Republicans say the show must go on
With Isaac bearing down on the Gulf Coast, Republicans are walking a fine line. They are trying to focus on the convention, while expressing concern about the storm and the people in its path. Our Grace Rauh has the story.
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TAMPA, Fla. -- Republican leaders are treading carefully. Isaac threatens to wreak havoc not only on the Gulf Coast, but on the Republican National Convention as well.
“Everybody here has one eye on this storm. Right now, we are praying for the best and preparing for the worst,” said former Mississippi Governor Haley Barbour.
Indeed, the storm presents a real challenge for Republicans. Appearing too upbeat in the face of potentially dangerous weather could prompt a backlash and accusations of appearing callous during a possible emergency.
Governor Scott Walker of Wisconsin did not seem concerned that the storm would create an image problem for Republicans at the convention.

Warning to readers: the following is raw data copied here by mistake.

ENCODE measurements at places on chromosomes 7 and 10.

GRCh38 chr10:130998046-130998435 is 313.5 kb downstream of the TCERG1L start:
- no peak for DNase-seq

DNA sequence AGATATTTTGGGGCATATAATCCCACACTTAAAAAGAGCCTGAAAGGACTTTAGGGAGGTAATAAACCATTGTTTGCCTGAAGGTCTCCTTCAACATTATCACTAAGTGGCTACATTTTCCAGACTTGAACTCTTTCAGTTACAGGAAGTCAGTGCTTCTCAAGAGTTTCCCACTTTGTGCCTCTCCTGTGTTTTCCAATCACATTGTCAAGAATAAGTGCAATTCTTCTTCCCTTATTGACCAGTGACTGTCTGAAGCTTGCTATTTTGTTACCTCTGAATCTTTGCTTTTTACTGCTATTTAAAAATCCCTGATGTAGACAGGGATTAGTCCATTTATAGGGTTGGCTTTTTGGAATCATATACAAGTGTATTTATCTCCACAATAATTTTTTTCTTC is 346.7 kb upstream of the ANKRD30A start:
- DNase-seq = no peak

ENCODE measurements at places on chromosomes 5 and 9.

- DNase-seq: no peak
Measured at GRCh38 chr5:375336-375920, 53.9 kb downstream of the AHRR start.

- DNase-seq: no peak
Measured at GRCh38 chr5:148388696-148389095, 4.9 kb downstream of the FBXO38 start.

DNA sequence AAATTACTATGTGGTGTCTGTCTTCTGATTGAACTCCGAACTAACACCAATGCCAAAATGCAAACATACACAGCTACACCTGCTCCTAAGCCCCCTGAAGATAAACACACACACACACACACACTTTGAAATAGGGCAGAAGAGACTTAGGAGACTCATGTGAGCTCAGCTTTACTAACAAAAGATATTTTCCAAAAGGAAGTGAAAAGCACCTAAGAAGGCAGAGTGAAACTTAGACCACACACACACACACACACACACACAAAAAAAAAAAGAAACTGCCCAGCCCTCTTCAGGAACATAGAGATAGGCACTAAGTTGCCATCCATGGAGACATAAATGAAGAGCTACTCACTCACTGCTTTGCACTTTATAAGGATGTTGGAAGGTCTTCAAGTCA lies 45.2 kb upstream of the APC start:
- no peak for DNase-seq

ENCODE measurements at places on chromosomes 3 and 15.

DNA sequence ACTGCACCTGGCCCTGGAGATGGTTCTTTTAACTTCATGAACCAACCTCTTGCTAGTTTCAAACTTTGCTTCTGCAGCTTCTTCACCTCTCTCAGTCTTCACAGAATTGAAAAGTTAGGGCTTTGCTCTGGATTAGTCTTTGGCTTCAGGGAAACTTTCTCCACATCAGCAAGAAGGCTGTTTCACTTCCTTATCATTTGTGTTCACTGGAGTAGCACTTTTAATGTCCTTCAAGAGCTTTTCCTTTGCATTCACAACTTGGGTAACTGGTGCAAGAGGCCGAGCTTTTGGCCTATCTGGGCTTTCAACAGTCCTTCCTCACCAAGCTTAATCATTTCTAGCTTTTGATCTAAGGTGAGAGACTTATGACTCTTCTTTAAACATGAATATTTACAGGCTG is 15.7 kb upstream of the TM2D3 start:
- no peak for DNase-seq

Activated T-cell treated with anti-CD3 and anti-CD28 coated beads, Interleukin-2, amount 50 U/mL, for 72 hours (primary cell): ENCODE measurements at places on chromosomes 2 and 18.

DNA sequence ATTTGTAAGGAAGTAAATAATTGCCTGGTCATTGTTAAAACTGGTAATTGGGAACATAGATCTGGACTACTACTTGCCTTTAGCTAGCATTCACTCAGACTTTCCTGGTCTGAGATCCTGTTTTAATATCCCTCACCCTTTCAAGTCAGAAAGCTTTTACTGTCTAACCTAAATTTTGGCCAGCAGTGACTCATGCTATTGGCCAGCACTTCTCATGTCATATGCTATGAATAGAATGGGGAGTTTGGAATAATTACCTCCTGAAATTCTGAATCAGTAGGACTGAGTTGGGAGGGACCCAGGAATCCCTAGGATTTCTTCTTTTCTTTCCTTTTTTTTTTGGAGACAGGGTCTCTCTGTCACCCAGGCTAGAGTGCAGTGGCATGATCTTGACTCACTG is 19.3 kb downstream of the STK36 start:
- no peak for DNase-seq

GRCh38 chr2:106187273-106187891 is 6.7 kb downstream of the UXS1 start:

Walker said, “We're not afraid of this. We want everyone to be safe in this state and throughout the Gulf Coast but in the end, Republicans, we fix things. We will find a way to fix this too.”
Mississippi may be in the path of the storm. But the state's former Governor, Haley Barbour, suggested that the political show would go on. The convention is a potentially critical campaign moment for the Republican presidential candidate, Mitt Romney.
Barbour said, “I don't think it will have any significant impact on the capacity for this to be a springboard for Romney and Ryan.”
Mississippi Congressman Alan Nunnelee noted that some convention events are actually quite essential.
“The convention is required to nominate the Republican Party nominee for president. So there are activities that must occur,” Nunnelee said.
He praised Republican Party leaders for effectively balancing the requirements of the convention and the seriousness of the hurricane threat.
The weather is, after all, a sensitive subject. Wednesday is the anniversary of Hurricane Katrina, a stark reminder of the Bush administration's botched response in New Orleans seven years ago.